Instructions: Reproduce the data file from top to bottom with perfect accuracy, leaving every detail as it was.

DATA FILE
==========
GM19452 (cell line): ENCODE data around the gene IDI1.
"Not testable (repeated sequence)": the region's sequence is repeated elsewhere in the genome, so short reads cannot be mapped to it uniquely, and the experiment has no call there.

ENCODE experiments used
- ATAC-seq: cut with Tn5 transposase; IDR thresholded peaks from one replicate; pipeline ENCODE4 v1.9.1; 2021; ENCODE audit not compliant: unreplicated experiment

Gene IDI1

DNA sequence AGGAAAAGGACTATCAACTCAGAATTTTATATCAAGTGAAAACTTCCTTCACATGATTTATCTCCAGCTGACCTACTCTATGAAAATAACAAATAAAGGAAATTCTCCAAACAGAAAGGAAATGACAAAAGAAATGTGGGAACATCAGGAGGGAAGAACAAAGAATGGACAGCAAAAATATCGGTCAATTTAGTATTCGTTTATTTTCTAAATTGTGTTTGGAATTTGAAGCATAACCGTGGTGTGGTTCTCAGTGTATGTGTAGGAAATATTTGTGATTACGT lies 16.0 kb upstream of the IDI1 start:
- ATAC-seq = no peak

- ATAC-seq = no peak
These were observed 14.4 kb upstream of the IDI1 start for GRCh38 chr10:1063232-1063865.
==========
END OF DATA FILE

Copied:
GM19452 (cell line): ENCODE data around the gene IDI1.
"Not testable (repeated sequence)": the region's sequence is repeated elsewhere in the genome, so short reads cannot be mapped to it uniquely, and the experiment has no call there.

ENCODE experiments used
- ATAC-seq: cut with Tn5 transposase; IDR thresholded peaks from one replicate; pipeline ENCODE4 v1.9.1; 2021; ENCODE audit not compliant: unreplicated experiment

Gene IDI1

DNA sequence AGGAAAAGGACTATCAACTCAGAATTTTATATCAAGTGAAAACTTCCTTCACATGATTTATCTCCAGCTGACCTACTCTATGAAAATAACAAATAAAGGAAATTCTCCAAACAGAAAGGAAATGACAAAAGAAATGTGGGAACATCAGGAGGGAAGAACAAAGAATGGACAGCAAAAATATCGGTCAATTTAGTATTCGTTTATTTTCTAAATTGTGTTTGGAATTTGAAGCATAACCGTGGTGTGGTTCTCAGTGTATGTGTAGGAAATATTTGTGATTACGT lies 16.0 kb upstream of the IDI1 start:
- ATAC-seq = no peak

- ATAC-seq = no peak
These were observed 14.4 kb upstream of the IDI1 start for GRCh38 chr10:1063232-1063865.